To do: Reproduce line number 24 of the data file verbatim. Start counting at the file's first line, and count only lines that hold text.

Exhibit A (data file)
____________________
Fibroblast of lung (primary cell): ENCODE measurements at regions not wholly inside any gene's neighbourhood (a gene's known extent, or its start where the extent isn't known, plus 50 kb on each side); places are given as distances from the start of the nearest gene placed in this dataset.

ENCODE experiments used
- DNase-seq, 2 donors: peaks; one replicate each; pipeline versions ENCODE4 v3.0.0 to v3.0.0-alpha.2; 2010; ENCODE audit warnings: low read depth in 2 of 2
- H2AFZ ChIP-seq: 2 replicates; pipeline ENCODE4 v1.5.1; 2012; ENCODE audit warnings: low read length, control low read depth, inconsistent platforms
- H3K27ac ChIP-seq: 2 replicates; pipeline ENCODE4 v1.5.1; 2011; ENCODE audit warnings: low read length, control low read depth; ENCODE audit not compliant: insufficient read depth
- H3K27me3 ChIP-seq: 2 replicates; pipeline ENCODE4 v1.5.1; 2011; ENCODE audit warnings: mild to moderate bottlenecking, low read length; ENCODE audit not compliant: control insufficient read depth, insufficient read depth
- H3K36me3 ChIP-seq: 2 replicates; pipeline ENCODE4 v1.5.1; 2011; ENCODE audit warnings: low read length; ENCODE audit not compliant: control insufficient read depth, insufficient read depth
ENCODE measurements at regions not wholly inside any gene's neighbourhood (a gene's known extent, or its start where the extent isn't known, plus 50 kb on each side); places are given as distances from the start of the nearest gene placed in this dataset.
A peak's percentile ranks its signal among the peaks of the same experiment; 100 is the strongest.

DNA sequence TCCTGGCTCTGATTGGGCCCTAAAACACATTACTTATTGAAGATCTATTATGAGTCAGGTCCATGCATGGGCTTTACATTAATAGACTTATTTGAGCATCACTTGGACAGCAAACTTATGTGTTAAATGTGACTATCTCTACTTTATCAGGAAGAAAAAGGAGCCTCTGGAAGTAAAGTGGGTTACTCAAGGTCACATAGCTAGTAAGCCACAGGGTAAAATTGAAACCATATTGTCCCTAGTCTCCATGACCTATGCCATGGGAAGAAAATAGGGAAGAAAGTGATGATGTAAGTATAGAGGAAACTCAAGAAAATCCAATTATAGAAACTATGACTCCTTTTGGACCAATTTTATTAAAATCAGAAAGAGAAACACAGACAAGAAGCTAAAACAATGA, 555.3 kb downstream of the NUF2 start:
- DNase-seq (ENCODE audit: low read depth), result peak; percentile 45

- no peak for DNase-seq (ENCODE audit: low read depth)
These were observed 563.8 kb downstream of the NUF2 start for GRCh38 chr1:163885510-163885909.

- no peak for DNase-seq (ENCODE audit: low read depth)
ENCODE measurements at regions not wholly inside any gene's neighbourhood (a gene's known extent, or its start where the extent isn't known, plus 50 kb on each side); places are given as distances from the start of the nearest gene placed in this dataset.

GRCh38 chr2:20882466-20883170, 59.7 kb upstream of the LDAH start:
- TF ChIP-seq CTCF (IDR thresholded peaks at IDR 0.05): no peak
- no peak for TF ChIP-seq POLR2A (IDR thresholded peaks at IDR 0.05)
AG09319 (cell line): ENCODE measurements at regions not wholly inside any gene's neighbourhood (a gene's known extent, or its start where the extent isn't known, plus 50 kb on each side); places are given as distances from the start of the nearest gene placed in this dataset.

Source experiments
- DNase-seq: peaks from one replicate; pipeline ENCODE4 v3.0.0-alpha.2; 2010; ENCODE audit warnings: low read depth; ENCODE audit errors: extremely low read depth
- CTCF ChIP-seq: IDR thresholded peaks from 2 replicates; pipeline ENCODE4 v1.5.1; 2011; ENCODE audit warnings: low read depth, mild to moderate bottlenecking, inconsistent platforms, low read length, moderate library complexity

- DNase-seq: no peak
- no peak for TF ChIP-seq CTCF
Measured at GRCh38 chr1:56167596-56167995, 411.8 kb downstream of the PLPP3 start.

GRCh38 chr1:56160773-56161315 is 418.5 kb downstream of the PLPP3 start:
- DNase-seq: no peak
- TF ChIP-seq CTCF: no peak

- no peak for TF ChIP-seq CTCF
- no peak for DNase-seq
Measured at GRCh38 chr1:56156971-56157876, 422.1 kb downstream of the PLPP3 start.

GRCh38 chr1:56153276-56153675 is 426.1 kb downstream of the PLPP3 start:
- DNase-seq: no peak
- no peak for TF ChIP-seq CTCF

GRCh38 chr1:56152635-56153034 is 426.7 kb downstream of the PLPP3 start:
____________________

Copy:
- no peak for TF ChIP-seq CTCF